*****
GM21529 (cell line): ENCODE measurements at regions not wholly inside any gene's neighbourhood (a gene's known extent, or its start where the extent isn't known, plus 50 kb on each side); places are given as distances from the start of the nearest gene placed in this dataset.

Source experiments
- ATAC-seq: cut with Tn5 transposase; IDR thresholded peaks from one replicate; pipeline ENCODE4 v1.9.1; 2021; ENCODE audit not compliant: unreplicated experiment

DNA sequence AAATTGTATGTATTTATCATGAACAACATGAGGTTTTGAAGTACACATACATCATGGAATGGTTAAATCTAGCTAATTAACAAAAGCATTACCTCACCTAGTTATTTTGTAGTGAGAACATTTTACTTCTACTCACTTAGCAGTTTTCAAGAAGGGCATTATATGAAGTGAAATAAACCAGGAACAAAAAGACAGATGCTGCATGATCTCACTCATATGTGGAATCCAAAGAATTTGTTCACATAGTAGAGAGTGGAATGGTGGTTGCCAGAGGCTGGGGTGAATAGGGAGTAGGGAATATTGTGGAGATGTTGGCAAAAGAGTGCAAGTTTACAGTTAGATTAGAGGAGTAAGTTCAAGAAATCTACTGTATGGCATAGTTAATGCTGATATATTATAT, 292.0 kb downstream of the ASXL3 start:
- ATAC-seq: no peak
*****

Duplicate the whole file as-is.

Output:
GM21529 (cell line): ENCODE measurements at regions not wholly inside any gene's neighbourhood (a gene's known extent, or its start where the extent isn't known, plus 50 kb on each side); places are given as distances from the start of the nearest gene placed in this dataset.

Source experiments
- ATAC-seq: cut with Tn5 transposase; IDR thresholded peaks from one replicate; pipeline ENCODE4 v1.9.1; 2021; ENCODE audit not compliant: unreplicated experiment

DNA sequence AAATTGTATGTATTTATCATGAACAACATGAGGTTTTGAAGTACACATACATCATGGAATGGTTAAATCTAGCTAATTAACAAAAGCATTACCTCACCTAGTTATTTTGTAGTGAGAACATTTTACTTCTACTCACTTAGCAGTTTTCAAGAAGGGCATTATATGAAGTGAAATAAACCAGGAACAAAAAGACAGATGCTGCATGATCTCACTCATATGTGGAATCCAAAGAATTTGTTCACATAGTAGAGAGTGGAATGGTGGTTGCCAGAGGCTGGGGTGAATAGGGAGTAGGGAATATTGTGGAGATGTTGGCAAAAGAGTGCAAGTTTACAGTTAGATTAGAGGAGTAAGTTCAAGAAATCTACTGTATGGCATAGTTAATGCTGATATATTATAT, 292.0 kb downstream of the ASXL3 start:
- ATAC-seq: no peak